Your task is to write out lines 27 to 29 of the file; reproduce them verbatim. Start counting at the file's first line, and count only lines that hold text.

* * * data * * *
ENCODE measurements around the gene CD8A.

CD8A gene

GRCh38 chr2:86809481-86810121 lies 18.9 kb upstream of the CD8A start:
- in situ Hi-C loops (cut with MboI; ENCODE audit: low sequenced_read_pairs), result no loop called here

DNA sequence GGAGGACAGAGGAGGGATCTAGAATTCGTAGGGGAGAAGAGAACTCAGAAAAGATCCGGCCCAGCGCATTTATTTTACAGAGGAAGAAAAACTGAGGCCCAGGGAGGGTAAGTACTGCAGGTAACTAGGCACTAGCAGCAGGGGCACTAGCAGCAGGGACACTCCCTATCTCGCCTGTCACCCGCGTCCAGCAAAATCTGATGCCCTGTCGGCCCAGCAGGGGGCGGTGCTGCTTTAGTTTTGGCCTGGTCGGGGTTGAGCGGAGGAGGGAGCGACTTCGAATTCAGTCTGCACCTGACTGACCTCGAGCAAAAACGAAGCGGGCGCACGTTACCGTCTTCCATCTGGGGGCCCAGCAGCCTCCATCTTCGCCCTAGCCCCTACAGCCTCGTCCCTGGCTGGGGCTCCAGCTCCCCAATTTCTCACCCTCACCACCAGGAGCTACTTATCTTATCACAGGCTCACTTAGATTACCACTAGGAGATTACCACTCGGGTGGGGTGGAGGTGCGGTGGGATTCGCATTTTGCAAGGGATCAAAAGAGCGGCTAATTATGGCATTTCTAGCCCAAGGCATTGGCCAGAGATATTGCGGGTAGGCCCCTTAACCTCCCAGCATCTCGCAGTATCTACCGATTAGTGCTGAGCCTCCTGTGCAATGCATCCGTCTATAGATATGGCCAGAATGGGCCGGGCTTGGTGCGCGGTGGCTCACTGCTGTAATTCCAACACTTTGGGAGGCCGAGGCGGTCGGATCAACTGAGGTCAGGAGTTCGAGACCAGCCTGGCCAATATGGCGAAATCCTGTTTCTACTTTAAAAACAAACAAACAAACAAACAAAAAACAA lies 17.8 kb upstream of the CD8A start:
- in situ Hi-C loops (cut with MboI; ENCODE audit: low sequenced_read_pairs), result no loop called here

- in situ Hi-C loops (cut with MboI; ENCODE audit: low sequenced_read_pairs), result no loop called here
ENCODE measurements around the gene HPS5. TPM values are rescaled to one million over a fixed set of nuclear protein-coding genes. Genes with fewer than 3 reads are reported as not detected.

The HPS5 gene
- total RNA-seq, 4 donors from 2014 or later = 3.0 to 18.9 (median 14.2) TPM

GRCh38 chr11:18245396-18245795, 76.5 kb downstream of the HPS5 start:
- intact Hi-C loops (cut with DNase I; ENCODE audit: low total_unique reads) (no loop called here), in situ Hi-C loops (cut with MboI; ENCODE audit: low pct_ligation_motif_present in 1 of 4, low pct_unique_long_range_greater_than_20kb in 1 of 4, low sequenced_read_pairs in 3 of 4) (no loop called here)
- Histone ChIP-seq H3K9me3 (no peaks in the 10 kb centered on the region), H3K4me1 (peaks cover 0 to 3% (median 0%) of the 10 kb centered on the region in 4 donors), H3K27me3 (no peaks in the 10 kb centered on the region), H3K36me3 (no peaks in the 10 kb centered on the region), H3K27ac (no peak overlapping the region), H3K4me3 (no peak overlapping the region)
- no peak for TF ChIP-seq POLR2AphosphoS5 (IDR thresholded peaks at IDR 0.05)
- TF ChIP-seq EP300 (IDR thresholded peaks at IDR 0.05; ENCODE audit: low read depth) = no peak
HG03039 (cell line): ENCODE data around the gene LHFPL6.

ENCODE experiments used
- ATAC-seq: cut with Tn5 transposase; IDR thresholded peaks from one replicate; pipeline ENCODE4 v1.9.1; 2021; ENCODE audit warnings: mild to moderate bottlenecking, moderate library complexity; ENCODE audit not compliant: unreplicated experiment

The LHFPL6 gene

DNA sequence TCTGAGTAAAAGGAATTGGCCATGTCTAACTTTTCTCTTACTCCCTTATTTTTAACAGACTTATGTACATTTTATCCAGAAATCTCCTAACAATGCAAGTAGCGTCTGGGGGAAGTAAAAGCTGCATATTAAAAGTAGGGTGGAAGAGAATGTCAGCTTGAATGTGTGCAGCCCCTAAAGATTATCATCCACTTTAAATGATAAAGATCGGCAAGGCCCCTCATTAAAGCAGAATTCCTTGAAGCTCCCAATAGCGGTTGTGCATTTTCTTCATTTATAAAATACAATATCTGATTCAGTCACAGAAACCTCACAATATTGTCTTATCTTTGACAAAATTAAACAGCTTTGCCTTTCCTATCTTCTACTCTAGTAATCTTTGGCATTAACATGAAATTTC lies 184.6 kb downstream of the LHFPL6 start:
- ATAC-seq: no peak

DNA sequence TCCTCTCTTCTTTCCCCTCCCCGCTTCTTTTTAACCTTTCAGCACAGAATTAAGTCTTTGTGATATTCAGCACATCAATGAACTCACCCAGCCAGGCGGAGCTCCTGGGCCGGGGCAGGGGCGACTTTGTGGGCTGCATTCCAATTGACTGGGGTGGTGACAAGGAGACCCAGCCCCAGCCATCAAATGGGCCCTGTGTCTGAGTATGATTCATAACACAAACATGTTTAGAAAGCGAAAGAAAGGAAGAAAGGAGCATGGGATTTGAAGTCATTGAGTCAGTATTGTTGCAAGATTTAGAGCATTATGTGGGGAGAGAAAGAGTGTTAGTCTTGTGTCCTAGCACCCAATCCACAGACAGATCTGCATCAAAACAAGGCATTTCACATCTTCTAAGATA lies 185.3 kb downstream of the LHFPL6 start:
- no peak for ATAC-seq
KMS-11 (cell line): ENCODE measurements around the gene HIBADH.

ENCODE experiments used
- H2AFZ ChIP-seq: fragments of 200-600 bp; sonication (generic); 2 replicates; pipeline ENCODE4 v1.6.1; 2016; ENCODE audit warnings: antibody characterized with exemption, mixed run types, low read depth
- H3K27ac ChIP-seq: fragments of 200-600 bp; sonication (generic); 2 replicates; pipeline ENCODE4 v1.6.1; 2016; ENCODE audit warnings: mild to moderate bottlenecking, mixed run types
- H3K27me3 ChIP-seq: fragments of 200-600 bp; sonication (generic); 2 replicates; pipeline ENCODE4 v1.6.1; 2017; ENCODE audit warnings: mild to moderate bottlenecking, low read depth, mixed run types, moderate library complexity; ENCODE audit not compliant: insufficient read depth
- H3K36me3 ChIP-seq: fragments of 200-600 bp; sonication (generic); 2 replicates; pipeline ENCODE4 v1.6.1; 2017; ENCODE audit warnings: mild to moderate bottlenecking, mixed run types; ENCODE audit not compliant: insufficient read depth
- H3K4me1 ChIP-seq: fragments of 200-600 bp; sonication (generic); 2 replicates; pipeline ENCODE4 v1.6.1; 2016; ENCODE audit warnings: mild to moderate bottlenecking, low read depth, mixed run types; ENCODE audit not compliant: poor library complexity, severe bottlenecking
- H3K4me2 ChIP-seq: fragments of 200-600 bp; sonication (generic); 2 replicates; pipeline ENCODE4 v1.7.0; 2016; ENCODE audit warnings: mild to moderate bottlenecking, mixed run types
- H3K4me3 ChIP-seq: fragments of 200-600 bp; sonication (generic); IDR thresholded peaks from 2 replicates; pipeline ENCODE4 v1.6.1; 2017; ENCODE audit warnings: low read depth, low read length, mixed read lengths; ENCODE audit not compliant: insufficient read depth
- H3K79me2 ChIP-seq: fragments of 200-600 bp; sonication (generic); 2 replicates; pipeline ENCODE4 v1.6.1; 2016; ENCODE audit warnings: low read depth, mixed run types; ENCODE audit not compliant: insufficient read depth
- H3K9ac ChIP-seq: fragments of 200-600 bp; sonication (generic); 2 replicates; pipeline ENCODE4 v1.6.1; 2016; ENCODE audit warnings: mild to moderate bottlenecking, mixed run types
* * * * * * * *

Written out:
- H3K27ac ChIP-seq: fragments of 200-600 bp; sonication (generic); 2 replicates; pipeline ENCODE4 v1.6.1; 2016; ENCODE audit warnings: mild to moderate bottlenecking, mixed run types
- H3K27me3 ChIP-seq: fragments of 200-600 bp; sonication (generic); 2 replicates; pipeline ENCODE4 v1.6.1; 2017; ENCODE audit warnings: mild to moderate bottlenecking, low read depth, mixed run types, moderate library complexity; ENCODE audit not compliant: insufficient read depth
- H3K36me3 ChIP-seq: fragments of 200-600 bp; sonication (generic); 2 replicates; pipeline ENCODE4 v1.6.1; 2017; ENCODE audit warnings: mild to moderate bottlenecking, mixed run types; ENCODE audit not compliant: insufficient read depth